For some students, “it’s what they need to get by,” said Katina Paron, a journalism professor at Hunter College in New York. Paron is the editor for Dateline: CUNY, a website that curates the best student journalism from throughout the City University of New York system.

“What you’re feeling, take that and the anxiety can be used to produce this piece of journalism,” Paron said. “It’s a great educational opportunity right now … in terms of dealing with how to find a source when you can’t knock on their door, to dealing with a health crisis, to understanding your own emotions and feelings and motivations behind stories.”

It’s also an opportunity to connect and get input from readers while website traffic is flourishing, Renton said. The Campus and the CU Independent at the University of Colorado at Boulder are two student publications among many that have created online forms for readers to share thoughts and questions about the impact of the coronavirus pandemic. The Campus is also planning to host virtual forums to engage students, faculty and staff members, Renton said.

“I definitely think we’re needed now more than ever, both as a way to get the information out but [also] as a community forum,” Renton said. “The paper brings a lot of people together, especially now, when we’re isolated everywhere.”

The need for student journalism is evident in the spike in online readers that publications have seen when comparing website traffic before and after coronavirus became a public health crisis, said Robert Tann, editor in chief of the CU Independent. The publication has seen four times the amount of daily site traffic in the last two weeks than in the previous month, Tann said. The Campus readership is up 70 percent compared to last month, said Amelia Pollard, the publication’s digital director.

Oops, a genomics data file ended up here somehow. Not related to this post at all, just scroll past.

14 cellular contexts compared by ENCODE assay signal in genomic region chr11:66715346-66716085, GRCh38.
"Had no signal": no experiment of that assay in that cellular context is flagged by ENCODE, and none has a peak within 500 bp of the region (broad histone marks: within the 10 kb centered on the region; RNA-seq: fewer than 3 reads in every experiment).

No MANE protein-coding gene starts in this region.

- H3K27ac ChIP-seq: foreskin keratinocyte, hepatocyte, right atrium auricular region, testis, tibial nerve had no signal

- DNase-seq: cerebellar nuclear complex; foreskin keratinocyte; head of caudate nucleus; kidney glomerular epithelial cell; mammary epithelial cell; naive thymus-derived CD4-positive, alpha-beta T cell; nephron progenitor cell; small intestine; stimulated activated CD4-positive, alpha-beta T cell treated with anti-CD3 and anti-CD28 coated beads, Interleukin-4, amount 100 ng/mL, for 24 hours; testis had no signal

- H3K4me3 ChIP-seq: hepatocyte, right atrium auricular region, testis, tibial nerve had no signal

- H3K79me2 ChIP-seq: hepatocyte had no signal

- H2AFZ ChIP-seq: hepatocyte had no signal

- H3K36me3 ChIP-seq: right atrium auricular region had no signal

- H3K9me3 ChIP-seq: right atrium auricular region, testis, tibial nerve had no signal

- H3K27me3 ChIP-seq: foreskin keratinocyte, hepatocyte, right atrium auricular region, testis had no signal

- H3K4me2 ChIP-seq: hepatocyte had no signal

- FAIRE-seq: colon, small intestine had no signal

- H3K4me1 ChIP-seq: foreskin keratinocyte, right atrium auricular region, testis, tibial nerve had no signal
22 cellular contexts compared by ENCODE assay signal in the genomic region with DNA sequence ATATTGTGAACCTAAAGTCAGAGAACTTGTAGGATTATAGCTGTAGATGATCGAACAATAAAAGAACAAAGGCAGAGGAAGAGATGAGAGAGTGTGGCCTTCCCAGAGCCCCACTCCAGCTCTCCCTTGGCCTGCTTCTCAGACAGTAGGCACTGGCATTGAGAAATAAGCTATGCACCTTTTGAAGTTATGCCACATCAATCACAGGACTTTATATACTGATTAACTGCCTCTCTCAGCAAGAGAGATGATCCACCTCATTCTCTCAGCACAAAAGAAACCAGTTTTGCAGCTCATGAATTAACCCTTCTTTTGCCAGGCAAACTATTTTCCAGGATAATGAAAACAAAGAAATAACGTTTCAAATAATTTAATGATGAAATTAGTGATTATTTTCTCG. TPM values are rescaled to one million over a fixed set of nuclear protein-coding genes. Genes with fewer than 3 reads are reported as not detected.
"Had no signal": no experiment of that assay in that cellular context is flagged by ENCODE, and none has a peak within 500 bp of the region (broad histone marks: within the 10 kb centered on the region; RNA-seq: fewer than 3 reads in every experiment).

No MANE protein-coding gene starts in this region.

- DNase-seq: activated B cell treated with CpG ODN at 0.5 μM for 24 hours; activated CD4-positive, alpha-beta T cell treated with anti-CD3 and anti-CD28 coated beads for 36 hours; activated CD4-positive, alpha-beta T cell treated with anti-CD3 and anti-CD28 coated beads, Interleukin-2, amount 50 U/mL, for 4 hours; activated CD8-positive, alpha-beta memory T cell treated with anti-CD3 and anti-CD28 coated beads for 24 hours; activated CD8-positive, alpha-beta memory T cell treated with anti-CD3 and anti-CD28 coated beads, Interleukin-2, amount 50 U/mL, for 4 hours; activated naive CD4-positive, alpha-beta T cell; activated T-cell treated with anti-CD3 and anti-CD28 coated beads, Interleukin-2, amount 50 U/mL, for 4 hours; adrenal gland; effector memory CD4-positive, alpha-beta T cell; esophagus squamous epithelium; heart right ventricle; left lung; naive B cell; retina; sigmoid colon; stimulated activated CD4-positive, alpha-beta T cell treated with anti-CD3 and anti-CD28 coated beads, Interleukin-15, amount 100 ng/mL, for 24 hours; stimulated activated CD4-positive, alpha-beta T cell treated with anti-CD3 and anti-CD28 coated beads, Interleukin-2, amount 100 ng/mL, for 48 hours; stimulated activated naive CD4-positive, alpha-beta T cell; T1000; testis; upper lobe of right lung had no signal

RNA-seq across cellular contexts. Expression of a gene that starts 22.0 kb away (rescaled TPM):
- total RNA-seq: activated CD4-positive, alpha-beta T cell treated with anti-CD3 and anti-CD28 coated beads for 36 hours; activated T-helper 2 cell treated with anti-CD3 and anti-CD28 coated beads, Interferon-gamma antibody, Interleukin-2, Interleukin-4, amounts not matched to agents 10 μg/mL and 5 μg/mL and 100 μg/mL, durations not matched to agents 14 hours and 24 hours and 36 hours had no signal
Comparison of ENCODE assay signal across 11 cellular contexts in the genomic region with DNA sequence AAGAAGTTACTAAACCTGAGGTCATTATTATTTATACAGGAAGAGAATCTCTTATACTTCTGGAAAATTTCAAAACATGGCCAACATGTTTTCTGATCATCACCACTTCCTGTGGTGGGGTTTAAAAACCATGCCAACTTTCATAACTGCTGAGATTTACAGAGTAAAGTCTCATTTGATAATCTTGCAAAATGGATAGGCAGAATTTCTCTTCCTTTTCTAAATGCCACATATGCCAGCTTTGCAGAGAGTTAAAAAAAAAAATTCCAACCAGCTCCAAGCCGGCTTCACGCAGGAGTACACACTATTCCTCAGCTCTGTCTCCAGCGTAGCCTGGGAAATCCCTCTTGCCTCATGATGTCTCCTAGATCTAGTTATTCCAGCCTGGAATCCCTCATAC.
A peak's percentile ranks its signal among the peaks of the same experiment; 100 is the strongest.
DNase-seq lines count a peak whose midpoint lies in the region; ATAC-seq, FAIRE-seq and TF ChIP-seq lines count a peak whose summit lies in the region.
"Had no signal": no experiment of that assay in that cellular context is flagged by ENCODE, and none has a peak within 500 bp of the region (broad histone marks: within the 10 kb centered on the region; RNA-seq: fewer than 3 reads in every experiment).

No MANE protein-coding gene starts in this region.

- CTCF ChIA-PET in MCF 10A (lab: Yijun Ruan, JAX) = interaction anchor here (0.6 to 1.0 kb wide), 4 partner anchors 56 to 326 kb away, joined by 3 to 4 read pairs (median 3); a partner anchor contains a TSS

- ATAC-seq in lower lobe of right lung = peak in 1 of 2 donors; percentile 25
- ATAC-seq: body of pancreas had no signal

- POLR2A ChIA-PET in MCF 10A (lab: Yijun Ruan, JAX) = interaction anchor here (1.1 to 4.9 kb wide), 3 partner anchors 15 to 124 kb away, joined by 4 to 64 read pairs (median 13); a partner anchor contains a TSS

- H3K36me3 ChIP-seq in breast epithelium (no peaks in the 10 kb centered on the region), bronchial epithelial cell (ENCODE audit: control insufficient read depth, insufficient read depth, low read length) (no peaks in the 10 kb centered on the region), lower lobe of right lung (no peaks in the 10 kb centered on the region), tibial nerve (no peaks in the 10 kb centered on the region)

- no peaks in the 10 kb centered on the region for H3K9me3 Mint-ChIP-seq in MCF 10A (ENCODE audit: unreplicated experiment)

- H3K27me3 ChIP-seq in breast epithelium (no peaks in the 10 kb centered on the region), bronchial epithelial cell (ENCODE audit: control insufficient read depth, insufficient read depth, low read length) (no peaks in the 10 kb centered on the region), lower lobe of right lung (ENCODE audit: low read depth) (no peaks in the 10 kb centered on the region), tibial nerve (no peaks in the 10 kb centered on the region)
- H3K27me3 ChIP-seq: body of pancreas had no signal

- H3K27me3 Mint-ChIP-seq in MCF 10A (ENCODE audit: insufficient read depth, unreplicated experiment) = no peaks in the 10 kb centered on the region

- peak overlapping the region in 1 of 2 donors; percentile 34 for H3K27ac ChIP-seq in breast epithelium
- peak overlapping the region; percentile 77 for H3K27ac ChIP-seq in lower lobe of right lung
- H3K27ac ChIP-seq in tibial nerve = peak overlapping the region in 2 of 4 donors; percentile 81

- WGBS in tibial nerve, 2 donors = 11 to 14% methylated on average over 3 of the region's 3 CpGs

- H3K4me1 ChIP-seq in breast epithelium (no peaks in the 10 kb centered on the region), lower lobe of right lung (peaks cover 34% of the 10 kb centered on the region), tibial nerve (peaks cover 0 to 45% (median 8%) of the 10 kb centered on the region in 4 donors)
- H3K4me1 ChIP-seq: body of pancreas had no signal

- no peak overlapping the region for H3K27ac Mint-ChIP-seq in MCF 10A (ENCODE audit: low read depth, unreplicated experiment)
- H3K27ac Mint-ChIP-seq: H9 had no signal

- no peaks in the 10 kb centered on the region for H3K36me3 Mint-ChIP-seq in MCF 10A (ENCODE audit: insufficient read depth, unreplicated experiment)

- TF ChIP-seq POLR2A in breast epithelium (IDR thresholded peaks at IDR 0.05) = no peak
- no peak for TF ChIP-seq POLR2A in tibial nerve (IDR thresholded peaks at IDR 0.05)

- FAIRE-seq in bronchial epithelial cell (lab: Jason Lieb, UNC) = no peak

“That’s one good thing to come out of this,” Tann said. “We’re proving why student journalism and student outlets like the CUI are so vital and important because we do serve a community purpose.”

College journalists will also begin to be recognized on a weekly basis by the Society of Professional Journalists and the Associated Collegiate Press, which announced on March 23 that they would sponsor a weekly awards program for exemplary coronavirus coverage. Winners will get an SPJ membership and social media shout-out, according to the contest’s rules. The idea is to bring student journalists who are in isolation together in collaboration, said Laura Widmer, executive director of ACP, in a statement.

“We know college journalists are doing exceptional work while being kept out of their newsrooms,” Widmer said. “This award will recognize the great coverage student journalists are providing weekly to their audiences during this tumultuous time.”

Brennan, the Diamondback editor, said her mind has not been on her staff winning awards during the most impactful event of their young careers, but on their role as a resource for the local community served by the publication. The CUI’s work has been so “in the moment” that there’s not much time to think beyond producing “clear, accurate and informative” stories, Tann said.

“I’m focused on the here and now and using this as an opportunity to test myself,” Tann said. “It’s definitely the greatest challenge that I’ve faced as a journalist, but I’m here for it and want to step up to the plate. I’m sure a lot of journalists are feeling that we want to do what we can in this moment of history.”